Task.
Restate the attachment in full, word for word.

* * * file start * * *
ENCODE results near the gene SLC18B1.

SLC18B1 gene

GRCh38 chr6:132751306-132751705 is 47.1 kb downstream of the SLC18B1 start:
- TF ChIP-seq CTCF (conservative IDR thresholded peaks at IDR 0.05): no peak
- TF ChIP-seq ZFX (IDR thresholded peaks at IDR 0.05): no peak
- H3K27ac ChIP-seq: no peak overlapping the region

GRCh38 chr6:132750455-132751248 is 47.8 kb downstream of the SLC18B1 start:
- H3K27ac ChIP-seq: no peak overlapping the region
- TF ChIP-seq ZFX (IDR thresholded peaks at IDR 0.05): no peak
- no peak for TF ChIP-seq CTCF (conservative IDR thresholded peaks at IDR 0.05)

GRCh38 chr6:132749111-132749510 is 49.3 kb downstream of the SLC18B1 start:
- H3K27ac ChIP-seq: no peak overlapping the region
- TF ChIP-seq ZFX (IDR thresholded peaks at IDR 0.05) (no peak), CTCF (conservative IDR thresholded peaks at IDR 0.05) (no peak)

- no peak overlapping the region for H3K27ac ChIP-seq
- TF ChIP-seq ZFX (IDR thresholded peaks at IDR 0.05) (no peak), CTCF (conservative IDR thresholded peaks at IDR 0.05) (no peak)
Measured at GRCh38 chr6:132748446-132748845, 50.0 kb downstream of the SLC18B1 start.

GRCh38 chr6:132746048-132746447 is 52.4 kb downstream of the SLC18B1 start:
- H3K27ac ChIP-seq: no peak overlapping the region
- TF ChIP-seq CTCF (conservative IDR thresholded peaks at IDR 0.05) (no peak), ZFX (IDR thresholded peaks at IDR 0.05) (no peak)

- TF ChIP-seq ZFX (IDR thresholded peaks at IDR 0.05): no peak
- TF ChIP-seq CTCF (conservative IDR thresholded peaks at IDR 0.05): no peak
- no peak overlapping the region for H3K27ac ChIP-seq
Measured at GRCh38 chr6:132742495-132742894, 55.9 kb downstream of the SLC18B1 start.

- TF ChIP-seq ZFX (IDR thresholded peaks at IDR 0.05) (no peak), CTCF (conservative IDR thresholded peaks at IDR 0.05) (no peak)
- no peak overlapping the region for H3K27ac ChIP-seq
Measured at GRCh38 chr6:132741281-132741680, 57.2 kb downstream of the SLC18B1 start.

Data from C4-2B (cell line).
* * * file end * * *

ENCODE results near the gene SLC18B1.

SLC18B1 gene

GRCh38 chr6:132751306-132751705 is 47.1 kb downstream of the SLC18B1 start:
- TF ChIP-seq CTCF (conservative IDR thresholded peaks at IDR 0.05): no peak
- TF ChIP-seq ZFX (IDR thresholded peaks at IDR 0.05): no peak
- H3K27ac ChIP-seq: no peak overlapping the region

GRCh38 chr6:132750455-132751248 is 47.8 kb downstream of the SLC18B1 start:
- H3K27ac ChIP-seq: no peak overlapping the region
- TF ChIP-seq ZFX (IDR thresholded peaks at IDR 0.05): no peak
- no peak for TF ChIP-seq CTCF (conservative IDR thresholded peaks at IDR 0.05)

GRCh38 chr6:132749111-132749510 is 49.3 kb downstream of the SLC18B1 start:
- H3K27ac ChIP-seq: no peak overlapping the region
- TF ChIP-seq ZFX (IDR thresholded peaks at IDR 0.05) (no peak), CTCF (conservative IDR thresholded peaks at IDR 0.05) (no peak)

- no peak overlapping the region for H3K27ac ChIP-seq
- TF ChIP-seq ZFX (IDR thresholded peaks at IDR 0.05) (no peak), CTCF (conservative IDR thresholded peaks at IDR 0.05) (no peak)
Measured at GRCh38 chr6:132748446-132748845, 50.0 kb downstream of the SLC18B1 start.

GRCh38 chr6:132746048-132746447 is 52.4 kb downstream of the SLC18B1 start:
- H3K27ac ChIP-seq: no peak overlapping the region
- TF ChIP-seq CTCF (conservative IDR thresholded peaks at IDR 0.05) (no peak), ZFX (IDR thresholded peaks at IDR 0.05) (no peak)

- TF ChIP-seq ZFX (IDR thresholded peaks at IDR 0.05): no peak
- TF ChIP-seq CTCF (conservative IDR thresholded peaks at IDR 0.05): no peak
- no peak overlapping the region for H3K27ac ChIP-seq
Measured at GRCh38 chr6:132742495-132742894, 55.9 kb downstream of the SLC18B1 start.

- TF ChIP-seq ZFX (IDR thresholded peaks at IDR 0.05) (no peak), CTCF (conservative IDR thresholded peaks at IDR 0.05) (no peak)
- no peak overlapping the region for H3K27ac ChIP-seq
Measured at GRCh38 chr6:132741281-132741680, 57.2 kb downstream of the SLC18B1 start.

Data from C4-2B (cell line).